From Middle English enemy, enemye, enmy, borrowed from Old French enemi, anemi (Modern French: ennemi), from Latin inimīcus, from in- (“not”) + amīcus (“friend”). Displaced Middle English feend (“enemy”), from Old English fēond (“enemy”), which survived into Modern English as fiend, but with a different meaning.
- enemie (obsolete)
enemy (plural enemies)
- Someone who is hostile to, feels hatred towards, opposes the interests of, or intends injury to someone else.
- He made a lot of enemies after reducing the working hours in his department.
- Crush the enemy!
- A hostile force or nation; a fighting member of such a force or nation.
- rally together against a common enemy.
- An alliance of such forces.
- Something harmful or threatening to another
2012 September 23, John Branch, “Snow Fall : The Avalanche at Tunnel Creek”, in New York Time:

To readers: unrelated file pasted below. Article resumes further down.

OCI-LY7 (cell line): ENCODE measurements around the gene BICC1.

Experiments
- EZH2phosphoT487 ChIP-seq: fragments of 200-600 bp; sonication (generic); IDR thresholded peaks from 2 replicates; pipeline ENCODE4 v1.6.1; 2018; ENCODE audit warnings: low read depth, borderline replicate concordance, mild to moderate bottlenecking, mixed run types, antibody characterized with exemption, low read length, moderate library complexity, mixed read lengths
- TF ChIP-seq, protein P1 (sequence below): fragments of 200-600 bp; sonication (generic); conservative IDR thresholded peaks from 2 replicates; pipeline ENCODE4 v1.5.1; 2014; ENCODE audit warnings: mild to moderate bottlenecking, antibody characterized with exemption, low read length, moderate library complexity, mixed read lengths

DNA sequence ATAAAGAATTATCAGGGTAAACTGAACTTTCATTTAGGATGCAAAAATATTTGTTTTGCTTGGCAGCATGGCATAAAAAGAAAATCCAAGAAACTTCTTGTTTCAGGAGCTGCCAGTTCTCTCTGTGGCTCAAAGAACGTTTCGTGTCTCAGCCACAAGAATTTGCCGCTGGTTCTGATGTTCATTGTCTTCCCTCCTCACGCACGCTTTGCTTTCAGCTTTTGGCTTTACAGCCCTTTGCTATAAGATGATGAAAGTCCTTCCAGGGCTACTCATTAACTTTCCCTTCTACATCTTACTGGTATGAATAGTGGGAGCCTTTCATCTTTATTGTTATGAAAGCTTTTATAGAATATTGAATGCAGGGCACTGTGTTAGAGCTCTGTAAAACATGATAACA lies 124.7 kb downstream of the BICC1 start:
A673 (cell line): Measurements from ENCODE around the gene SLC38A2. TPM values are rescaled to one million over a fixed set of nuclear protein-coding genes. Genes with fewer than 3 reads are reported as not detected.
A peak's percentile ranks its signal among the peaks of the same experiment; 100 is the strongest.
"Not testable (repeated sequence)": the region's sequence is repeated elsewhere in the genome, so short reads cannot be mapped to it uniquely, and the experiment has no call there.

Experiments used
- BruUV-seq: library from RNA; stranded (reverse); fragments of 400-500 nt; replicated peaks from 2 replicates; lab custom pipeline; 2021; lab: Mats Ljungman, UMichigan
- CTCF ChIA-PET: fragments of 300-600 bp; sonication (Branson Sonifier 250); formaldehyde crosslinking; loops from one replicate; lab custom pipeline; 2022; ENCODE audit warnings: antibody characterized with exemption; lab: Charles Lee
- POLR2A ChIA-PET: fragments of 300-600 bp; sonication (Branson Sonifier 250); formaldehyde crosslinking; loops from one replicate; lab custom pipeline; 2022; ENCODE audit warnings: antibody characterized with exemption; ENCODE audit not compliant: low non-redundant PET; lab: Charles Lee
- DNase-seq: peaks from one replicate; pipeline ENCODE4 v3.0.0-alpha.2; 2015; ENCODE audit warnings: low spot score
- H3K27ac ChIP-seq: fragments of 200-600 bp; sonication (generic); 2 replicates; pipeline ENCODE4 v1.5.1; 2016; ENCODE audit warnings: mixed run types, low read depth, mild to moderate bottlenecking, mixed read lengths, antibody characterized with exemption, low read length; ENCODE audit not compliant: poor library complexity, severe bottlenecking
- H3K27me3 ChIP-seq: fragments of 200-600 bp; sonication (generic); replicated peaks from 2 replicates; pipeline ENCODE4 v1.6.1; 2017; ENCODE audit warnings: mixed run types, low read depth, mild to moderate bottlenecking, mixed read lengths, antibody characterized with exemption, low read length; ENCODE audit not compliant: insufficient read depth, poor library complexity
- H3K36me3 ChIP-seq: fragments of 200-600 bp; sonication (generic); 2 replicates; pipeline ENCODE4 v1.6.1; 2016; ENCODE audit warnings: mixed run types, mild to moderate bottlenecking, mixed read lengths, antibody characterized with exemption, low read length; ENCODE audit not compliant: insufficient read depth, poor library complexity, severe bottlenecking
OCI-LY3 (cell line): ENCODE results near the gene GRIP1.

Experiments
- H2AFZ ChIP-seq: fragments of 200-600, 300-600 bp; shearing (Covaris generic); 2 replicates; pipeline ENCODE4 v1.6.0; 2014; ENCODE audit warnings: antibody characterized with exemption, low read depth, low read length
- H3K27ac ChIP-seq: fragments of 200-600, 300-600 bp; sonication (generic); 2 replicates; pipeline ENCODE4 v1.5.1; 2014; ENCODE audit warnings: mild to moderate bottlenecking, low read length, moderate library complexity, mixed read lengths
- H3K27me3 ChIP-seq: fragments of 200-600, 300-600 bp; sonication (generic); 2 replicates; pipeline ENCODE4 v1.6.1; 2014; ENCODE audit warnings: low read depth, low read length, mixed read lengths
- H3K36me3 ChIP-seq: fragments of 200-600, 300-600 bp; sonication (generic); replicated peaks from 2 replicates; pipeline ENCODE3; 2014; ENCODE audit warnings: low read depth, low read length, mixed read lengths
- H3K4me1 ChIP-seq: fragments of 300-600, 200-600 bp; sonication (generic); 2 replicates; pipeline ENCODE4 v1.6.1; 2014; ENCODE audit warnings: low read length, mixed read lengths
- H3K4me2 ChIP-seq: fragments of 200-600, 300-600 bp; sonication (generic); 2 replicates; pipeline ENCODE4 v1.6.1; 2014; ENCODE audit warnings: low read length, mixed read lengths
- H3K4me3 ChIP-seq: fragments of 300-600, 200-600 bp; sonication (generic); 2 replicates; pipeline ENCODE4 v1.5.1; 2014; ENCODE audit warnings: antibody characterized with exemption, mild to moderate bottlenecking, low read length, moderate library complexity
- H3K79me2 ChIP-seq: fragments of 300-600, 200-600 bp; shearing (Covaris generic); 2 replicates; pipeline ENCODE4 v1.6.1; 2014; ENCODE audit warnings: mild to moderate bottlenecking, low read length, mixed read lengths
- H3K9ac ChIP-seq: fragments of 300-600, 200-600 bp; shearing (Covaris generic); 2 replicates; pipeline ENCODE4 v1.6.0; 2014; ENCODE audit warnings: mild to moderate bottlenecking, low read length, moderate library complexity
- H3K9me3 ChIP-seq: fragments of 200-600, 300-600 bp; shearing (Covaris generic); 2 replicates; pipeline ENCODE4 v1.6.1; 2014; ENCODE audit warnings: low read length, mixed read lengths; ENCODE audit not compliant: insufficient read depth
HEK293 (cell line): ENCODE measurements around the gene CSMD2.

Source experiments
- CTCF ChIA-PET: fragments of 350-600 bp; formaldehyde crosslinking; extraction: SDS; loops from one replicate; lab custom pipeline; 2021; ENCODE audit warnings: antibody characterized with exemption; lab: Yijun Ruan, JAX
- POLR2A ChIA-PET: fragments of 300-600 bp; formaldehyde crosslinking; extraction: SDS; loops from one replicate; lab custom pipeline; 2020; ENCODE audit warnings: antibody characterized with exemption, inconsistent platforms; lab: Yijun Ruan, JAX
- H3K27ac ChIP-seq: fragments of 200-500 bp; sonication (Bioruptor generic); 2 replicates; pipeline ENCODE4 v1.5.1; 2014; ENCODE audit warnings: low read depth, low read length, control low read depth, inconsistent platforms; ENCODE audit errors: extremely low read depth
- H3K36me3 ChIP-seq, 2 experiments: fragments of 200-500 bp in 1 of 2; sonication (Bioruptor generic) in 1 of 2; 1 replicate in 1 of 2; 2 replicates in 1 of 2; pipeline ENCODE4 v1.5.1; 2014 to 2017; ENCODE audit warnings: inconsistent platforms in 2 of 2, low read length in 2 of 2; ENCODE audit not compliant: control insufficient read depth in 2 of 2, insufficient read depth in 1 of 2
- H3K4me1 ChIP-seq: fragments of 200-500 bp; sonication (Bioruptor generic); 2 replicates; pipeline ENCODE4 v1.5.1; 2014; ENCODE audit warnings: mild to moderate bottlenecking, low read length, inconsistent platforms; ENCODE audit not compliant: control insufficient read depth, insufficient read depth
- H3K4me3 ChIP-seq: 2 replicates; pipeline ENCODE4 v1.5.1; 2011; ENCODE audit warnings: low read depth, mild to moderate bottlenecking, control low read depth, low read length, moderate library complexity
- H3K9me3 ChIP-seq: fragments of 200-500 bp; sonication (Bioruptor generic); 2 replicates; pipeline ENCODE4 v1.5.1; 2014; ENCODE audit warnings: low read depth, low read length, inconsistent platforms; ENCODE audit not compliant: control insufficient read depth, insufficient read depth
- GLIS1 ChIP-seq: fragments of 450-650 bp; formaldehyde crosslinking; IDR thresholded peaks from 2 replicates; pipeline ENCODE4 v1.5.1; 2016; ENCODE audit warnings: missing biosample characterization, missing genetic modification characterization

- The very thing the 16 skiers and snowboarders had sought — fresh, soft snow — instantly became the enemy. Somewhere above, a pristine meadow cracked in the shape of a lightning bolt, slicing a slab nearly 200 feet across and 3 feet deep. Gravity did the rest.
- The translations below need to be checked and inserted above into the appropriate translation tables, removing any numbers. Numbers do not necessarily match those in definitions. See instructions at Wiktionary:Entry layout#Translations.
- of, relating to, or belonging to an enemy
- Alternative form of
- English: enemy